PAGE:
The name isn't the only thing that has drawn wide attention; the three men of Fartbarf wear rubber masks onstage, taking on the personas of "space neanderthals." McLeod says Devo were the inspiration for those shenanigans.

"We thought it would be fun to mesh future and primitive," he says. "We're these space neanderthals playing futuristic instruments, even though they're kinda dated at this point. We came upon these masks from the '40s at an old costume shop in Arizona that was closing, and I bought a lot of them. We wore them for hundreds and hundreds of shows until they started rotting off of our faces. Our current masks that we've had for a few years now, they've been custom-made by a Hollywood exec. We have a couple of spares, so hopefully we won't lose them. It's always on the back of our mind, though."

So the name and the masks make for good fun and games. The band's music, however, is far tougher to pin down, and it's certainly no laughing matter. The electronic sounds played through equipment most EDM artists wouldn't consider state-of-the-art, blended with a healthy post-punk vibe, are a thrill. Clearly, Fartbarf are big Devo fans. But there are also elements of Suicide here, as well as Daft Punk and Quintron & Miss Pussycat. There's a lot going on.

"I think we consider ourselves a live, aggressive dance band," McLeod says. "If I sum it up in a sentence, it's if Hot Chip met Devo met Slayer. Going back to the early days when we started playing shows, dubstep was huge and a lot of promoters tried to bill us with DJs like that, and we were like, 'Nah, you don't really get it.' We think of ourselves as more of a punk band than something that could go hand in hand with dubstep and that genre of music. All of us in the group grew up listening to punk and metal. So we never considered ourselves to fall into the deep house DJs genre, even though we're playing electronic music."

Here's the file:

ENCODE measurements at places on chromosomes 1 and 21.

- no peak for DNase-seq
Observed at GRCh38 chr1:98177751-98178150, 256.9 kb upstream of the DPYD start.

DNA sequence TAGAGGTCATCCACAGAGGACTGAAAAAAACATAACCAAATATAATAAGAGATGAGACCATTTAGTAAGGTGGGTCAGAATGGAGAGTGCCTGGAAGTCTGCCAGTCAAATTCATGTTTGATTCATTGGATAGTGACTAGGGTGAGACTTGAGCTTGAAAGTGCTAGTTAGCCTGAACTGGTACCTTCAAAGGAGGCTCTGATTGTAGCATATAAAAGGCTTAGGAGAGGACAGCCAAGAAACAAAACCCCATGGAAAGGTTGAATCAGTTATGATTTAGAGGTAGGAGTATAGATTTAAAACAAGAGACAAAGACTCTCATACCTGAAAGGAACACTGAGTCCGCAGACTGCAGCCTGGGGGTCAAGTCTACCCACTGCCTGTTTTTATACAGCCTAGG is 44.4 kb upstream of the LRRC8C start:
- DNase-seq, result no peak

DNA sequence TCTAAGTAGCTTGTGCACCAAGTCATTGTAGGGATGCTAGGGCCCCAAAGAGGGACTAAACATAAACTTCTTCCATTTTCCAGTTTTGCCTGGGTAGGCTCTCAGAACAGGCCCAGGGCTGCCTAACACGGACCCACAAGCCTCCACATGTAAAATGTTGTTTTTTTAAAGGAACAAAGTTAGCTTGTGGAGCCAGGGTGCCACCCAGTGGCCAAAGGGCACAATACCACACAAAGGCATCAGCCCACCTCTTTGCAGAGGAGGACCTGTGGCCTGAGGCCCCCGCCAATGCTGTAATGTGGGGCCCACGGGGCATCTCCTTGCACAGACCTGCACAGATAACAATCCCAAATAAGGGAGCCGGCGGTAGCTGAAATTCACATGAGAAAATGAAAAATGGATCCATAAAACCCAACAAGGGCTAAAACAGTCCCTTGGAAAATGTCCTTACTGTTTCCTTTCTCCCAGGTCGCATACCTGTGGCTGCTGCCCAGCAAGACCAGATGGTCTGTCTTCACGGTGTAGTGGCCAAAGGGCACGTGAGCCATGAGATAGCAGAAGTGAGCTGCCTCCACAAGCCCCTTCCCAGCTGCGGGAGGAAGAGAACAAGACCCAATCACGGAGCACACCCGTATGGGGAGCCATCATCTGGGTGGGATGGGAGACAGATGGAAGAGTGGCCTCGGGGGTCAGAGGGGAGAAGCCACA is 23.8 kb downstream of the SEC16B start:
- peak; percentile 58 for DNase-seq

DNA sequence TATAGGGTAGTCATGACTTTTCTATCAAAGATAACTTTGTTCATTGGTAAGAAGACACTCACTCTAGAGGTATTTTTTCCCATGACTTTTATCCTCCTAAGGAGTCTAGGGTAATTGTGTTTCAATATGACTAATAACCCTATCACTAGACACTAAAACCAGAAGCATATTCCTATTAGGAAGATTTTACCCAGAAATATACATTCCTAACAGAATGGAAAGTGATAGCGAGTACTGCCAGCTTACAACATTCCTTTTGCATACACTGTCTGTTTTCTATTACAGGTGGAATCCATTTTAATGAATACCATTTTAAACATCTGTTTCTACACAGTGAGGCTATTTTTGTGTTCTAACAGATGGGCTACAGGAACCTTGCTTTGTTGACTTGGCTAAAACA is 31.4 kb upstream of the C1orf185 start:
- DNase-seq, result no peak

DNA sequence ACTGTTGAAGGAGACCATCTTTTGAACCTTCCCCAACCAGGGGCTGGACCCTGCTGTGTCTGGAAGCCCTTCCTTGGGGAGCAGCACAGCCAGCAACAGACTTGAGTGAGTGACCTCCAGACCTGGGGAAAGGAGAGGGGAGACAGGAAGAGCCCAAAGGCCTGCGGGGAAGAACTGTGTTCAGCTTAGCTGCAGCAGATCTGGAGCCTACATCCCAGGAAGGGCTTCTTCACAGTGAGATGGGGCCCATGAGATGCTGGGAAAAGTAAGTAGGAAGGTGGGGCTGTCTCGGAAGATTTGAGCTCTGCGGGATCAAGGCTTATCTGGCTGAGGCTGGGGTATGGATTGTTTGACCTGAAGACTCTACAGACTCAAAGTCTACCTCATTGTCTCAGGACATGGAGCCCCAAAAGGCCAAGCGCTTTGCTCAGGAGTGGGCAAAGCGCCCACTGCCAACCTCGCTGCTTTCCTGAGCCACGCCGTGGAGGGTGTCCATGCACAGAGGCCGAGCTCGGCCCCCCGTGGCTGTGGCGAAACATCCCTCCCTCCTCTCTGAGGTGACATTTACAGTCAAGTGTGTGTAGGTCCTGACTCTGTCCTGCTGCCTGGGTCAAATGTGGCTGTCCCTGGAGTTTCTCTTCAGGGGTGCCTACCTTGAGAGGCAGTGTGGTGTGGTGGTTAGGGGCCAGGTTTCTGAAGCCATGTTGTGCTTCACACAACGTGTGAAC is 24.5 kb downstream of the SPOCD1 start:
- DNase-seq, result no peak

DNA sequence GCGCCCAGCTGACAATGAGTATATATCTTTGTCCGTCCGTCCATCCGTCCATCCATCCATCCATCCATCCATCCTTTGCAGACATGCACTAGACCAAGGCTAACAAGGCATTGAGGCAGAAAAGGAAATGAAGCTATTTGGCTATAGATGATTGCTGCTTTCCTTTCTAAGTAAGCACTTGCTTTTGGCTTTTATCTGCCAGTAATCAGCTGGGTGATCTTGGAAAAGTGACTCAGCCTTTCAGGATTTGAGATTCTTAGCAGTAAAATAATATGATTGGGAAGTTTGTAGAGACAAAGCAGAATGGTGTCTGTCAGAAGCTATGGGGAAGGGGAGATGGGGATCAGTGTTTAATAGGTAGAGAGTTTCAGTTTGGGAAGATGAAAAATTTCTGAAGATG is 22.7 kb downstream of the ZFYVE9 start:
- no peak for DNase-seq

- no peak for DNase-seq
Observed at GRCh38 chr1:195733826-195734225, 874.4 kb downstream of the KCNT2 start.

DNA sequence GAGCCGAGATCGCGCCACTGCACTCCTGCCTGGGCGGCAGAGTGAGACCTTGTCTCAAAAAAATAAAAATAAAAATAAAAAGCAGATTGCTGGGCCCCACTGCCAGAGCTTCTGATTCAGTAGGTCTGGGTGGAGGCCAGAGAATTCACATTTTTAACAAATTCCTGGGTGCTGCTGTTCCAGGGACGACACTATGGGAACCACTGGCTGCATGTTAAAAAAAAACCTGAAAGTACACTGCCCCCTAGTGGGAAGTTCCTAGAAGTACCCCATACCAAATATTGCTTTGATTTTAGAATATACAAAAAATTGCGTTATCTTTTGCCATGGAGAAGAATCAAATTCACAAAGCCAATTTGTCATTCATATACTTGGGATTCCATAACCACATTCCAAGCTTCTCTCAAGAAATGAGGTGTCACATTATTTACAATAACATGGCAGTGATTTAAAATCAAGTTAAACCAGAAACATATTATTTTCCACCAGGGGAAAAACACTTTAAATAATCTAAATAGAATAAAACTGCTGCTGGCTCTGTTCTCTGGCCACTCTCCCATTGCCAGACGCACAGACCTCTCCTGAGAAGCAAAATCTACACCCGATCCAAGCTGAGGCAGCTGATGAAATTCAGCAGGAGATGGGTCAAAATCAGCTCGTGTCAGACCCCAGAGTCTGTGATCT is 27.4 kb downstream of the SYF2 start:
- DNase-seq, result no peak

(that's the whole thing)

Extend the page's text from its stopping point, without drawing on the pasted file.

The band members are all based in the South Bay area, specifically Redondo Beach and San Pedro, though they've recently made Long Beach a sort of home base.

"There are some interesting things coming out — it seems like there was a lull for a while there," McLeod says. "It seems like there's a cool garage-rock thing going on. We play a lot of shows in Long Beach, and they always surprise us with different fun bands we'd never heard of. The city has really embraced art and culture, no one has a chip on their shoulder, and the whole vibe is thriving right now."

This week, Fartbarf indeed play Long Beach, at Alex's Bar. They have some new material they've been working into the set, and they have a new 7-inch single on the way too."We at least want to get a single out there for people to listen to," McLeod says. "From there, we're just trying to get this album written and recorded, hopefully by the end of the year."

That's Fartbarf then. Not at all silent, but deadly serious.

Fartbarf play with Bella Novella and NewEvil at 8 p.m. on Saturday, April 6, at Alex's Bar.